The simple answer is, not all ideas are patent-eligible.
35 USC Section 101 states,”[w]hoever invents or discovers any new and useful process, machine, manufacture, or composition of matter, or any new and useful improvement thereof, may obtain a patent … .”
Thus, to procure a patent, an idea should fall into one of the statutory defined categories — (i) a process, (ii) machine, (iii) manufacture, or (iv) composition of matter.
Machine or Transformation Test
A process, or also known as a business method, that is either be tied to a specific machine or transform physical matter is generally considered patent eligible. This is called the machine or transformation test. Please note, while this is not the sole test to determine patent eligibility of a process, in most cases, this remains the test followed by the USPTO, and challenging this assertion will be an uphill battle (although outliers do exist).
1. Actions performed by a person
Generally actions performed by a person do not pass the machine or transformation test. However, if the actions are performed by an intermediary machine (for the person), then the process will pass the machine or transformation test.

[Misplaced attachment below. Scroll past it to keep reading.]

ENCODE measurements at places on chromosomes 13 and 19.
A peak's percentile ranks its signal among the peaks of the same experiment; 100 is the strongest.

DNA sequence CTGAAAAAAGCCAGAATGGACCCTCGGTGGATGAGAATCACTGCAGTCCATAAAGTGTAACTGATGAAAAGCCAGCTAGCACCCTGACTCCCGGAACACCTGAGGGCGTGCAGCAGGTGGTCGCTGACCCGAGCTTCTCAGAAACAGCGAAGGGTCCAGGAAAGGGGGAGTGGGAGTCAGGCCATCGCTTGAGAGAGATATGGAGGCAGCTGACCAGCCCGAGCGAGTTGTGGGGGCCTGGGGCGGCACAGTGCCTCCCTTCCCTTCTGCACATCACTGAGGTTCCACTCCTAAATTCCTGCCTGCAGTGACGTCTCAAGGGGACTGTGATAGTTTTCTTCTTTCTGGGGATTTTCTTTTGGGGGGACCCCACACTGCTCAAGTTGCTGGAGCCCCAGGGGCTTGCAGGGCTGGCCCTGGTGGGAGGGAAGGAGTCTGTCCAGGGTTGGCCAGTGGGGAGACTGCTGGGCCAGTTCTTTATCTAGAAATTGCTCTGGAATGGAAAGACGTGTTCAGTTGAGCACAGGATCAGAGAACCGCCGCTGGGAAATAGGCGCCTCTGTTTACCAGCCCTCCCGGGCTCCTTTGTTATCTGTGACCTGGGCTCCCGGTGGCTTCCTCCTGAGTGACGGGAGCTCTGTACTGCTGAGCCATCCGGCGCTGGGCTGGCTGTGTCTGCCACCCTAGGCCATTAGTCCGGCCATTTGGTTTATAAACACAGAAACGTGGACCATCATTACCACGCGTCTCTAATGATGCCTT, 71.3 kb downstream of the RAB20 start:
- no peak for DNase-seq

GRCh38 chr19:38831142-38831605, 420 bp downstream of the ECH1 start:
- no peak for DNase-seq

2. Medical Procedures
While medical procedures are patentable, per se, they are not enforceable for the purposes of awarding damages, based on medical procedure exception of 35 USC Section 287 (c). However, if the patented procedure requires a process (passing the machine or transformation test), machine, manufacture or composition of matter to implement the procedure, then the medical procedure is enforceable.
3. Tasks that can only be performed by a computer
Since a computer, by definition, is a machine, software programs or tasks performed by a computer, are processes that will pass the machine or transformation test as long as those tasks cannot be performed without a computer (more on this follows below).
4. Tasks that are ordinarily performed by humans, but can be performed by computers as well
Tasks, like escrow systems, have been performed by humans for at least hundreds, if not thousands of years. And prior to the Alice case, tasks performed by humans, and that could also be performed by computers, were considered patentable. Thus, pre-Alice, while an escrow system performed by a person was considered abstract (failed the machine or transformation test), the same process, when performed by a computer was patent eligible. However, the Supreme Court in Alice stated that simply implementing an, otherwise, abstract idea on a computer was not sufficient to make the patent ineligible matter eligible. Thus, now computer software programs need to have a concrete implementation to provide a showing that the implementation is not one that can be performed without a computer. For more information on this, please read our post on the Alice case.